Dhara Gupta lived all her life in a village near Jaisalmer in the Rajasthan desert. One day, in 1822, as she was cooking dinner, she became aware of a commotion. She looked up to discover that her cousin, Mahavir, had returned from a trip he had begin two years before. He looked in good health, and over dinner retold them of his adventures.
There were tales of robbers, wild animals, great mountains and other incredible sights and adventures. But what really stunned Dhara was his claim to have seen something called "ice".
"I went to regions where it was so cold, the water stopped flowing and formed a solid, translucent block," said Mahavir. "What is more amazing is that there is no state between where the liquid thickens. The water that flows freely is only slightly warmer than that which has solidified."
Dhara did not want to challenge her cousin in public, but she did not believe him. What he said contradicted all her experiences. She did not believe it when travellers told her of fire-breathing dragons. Nor would she believe this nonsense about ice. She rightly thought she was too intelligent for that.
Baggini, J., The Pig That Wants to Be Eaten, 2005, p. 7.
We know now that Mahavir was completely right about his description of ice, but does that mean Dhara should have believed him? We don't know anything about his previous actions and general reliability, but Dhara seems to have committed quite a few fallacies in rejecting his report the way the thought experiment stated it. Just choosing the most obvious ones from the lengthy List of Fallacies on wikipedia (which contains 128 separate entries), we see Dhara falling prey to the:
- Confirmation bias fallacy - the tendency to favor information that confirms one's beliefs or hypotheses and to ignore information that disagrees with one's point of view.
- Appeal to the stone - dismissing a claim as absurd without demonstrating proof for its absurdity.
- Argument from (personal) incredulity (divine fallacy, appeal to common sense) - I cannot imagine how this could be true, therefore it must be false.
- Ad hominem argument - the evasion of the actual topic by directing an attack at your opponent.
- Appeal to tradition - a conclusion supported solely because it has long been held to be true.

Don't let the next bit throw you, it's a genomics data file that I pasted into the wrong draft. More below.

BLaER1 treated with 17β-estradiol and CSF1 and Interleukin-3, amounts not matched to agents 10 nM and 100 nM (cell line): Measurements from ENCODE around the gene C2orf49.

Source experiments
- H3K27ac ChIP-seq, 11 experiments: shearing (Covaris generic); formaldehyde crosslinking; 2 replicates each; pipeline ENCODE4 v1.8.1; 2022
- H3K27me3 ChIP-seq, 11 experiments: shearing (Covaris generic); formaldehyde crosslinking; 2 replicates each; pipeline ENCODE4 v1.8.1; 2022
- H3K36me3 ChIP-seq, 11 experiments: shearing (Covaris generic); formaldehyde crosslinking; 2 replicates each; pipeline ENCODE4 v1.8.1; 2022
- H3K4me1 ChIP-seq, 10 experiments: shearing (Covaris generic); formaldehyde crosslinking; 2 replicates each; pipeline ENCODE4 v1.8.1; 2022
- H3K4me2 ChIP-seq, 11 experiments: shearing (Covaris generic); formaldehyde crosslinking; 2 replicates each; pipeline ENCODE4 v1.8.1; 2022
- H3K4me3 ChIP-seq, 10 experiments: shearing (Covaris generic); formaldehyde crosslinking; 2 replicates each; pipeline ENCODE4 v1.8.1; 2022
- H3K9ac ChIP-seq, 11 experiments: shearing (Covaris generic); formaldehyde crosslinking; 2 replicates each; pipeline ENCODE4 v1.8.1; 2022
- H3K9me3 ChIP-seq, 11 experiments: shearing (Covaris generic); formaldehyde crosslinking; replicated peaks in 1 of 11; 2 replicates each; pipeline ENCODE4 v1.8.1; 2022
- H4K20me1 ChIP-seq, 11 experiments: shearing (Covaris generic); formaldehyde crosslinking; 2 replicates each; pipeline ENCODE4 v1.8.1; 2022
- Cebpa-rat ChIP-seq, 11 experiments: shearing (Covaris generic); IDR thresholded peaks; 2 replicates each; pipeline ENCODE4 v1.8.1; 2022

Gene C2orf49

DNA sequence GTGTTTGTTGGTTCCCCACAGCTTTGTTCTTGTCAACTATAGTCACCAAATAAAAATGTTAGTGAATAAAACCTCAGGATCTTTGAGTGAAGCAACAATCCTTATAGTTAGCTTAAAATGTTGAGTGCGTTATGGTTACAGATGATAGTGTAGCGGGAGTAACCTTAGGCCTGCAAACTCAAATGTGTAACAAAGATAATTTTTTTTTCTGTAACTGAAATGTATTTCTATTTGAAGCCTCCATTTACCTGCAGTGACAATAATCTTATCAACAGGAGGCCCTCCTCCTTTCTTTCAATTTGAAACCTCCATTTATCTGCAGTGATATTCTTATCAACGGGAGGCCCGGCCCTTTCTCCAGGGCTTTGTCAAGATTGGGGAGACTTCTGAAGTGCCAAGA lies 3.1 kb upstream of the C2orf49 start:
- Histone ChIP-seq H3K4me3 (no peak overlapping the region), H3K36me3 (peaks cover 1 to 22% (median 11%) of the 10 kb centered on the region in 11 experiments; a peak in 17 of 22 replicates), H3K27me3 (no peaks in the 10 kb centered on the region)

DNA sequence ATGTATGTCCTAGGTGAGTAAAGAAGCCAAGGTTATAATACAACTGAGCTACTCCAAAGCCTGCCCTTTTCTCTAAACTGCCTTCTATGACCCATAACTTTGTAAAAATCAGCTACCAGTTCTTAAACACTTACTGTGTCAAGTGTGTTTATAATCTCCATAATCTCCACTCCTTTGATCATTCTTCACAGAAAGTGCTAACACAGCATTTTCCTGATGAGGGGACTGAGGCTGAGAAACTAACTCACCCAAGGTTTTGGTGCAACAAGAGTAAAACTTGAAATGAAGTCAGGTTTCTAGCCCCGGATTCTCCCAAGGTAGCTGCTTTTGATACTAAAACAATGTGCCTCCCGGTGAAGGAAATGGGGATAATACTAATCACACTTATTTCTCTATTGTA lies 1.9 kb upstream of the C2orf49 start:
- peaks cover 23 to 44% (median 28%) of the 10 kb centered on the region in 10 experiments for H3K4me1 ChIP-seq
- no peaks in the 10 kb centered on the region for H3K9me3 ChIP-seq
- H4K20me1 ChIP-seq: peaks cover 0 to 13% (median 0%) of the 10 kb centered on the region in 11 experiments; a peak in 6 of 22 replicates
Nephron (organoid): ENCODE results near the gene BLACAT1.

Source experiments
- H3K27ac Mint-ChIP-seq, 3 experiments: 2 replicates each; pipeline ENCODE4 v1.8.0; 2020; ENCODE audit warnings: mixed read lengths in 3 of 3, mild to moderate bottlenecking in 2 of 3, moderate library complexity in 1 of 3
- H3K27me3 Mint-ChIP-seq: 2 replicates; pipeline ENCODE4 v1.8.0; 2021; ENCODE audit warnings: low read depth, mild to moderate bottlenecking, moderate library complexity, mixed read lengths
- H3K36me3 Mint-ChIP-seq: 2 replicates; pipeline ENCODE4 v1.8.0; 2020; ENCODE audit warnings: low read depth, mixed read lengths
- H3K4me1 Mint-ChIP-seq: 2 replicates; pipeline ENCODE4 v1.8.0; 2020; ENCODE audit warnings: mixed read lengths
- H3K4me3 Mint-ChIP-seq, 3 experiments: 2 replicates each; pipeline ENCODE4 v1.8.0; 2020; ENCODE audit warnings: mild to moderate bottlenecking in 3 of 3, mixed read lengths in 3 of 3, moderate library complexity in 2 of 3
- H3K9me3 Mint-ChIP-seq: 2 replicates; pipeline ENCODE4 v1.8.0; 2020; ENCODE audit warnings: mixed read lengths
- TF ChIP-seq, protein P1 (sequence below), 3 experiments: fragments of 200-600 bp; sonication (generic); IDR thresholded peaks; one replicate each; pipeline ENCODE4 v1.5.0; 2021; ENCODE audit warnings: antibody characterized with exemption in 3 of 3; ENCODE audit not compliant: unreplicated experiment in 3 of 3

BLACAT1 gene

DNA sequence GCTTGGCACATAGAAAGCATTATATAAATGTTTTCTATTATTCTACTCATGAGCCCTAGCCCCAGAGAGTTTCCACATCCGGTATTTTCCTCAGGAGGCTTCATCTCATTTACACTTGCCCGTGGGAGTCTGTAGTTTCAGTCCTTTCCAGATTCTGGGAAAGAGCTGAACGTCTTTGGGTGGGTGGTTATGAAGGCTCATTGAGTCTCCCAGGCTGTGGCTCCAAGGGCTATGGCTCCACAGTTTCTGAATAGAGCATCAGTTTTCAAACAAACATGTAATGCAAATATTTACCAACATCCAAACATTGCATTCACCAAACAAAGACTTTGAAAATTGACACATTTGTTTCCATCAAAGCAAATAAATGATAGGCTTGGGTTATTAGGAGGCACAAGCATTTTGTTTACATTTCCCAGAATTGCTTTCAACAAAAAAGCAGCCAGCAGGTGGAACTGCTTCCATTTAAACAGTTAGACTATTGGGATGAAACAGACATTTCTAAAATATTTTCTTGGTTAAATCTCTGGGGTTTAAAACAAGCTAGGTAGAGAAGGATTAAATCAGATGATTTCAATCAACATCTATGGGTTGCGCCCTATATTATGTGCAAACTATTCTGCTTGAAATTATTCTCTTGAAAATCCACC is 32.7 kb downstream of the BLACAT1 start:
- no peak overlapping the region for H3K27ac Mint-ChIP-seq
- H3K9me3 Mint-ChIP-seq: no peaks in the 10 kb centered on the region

Still, should Dhara have accepted Mahavir's story exactly at face value? We didn't hear the story she heard in its entirety, but had she believed it, Dhara might have committed one of these errors:
- Anecdotal fallacy - using a personal experience or an isolated example instead of sound reasoning or compelling evidence.
- False attribution - an advocate appeals to an irrelevant, unqualified, unidentified, biased or fabricated source in support of an argument.
- False authority (single authority) - using an expert of dubious credentials or using only one opinion to sell a product or idea.
- Cherry picking (suppressed evidence, incomplete evidence) - act of pointing at individual cases or data that may contradict that position.
- Appeal to authority - where an assertion is deemed true because of the position or authority of the person asserting it.
When I was 13, I believed in the Christian God, I thought homosexuality was wrong, and I cheered on the second term of Republican President Ronald Regan. Now, at 43, every single one of those position have been reversed. Why? How? I was raised in an observant Catholic household in rural Pennsylvania that subscribed to The American Spectator magazine and had a membership in the NRA, so my early beliefs were clearly a product of my early environment. But somewhere along the line in one of my high school classes on biology, chemistry, or physics, it finally sunk in about how to question ideas and search for countervailing facts to test my theories. I learned about the scientific method, and the course of my life was changed. A class on logic during my freshman year in college helped me navigate the fallacies listed above and elsewhere too. I'm not certain I've found the right answers yet, but I'm at least certain I'm using the right methods to get there.
A few months ago when I profiled Francis Bacon - the father of the scientific method who introduced it with the publication of his book Novum Organum (New Instrument) in 1620 - I listed a few of his quotes that happen to be excellent reminders of what to consider when thinking about Dhara's issue:
If a man will begin with certainties, he shall end in doubts; but if he will be content to begin with doubts he shall end in certainties.
But by far the greatest obstacle to the progress of science and to the undertaking of new tasks and provinces therein is found in this - that men despair and think things impossible.
Read not to contradict and confute; nor to believe and take for granted; nor to find talk and discourse; but to weigh and consider.
There are still plenty of areas of inquiry that the scientific method has failed to confidently uncover - e.g. the best diet to eat, the best cure for diseases, the best forms of exercise - and in these realms we can really only act carefully and conduct our own experiments that contribute to the search for truth. And this is precisely what Dhara should have done in 1822 when she first learned about the properties of "ice"; she should have kept an open mind until more and better information came in.
What do you think? Are there any other issues you worry about when considering new facts?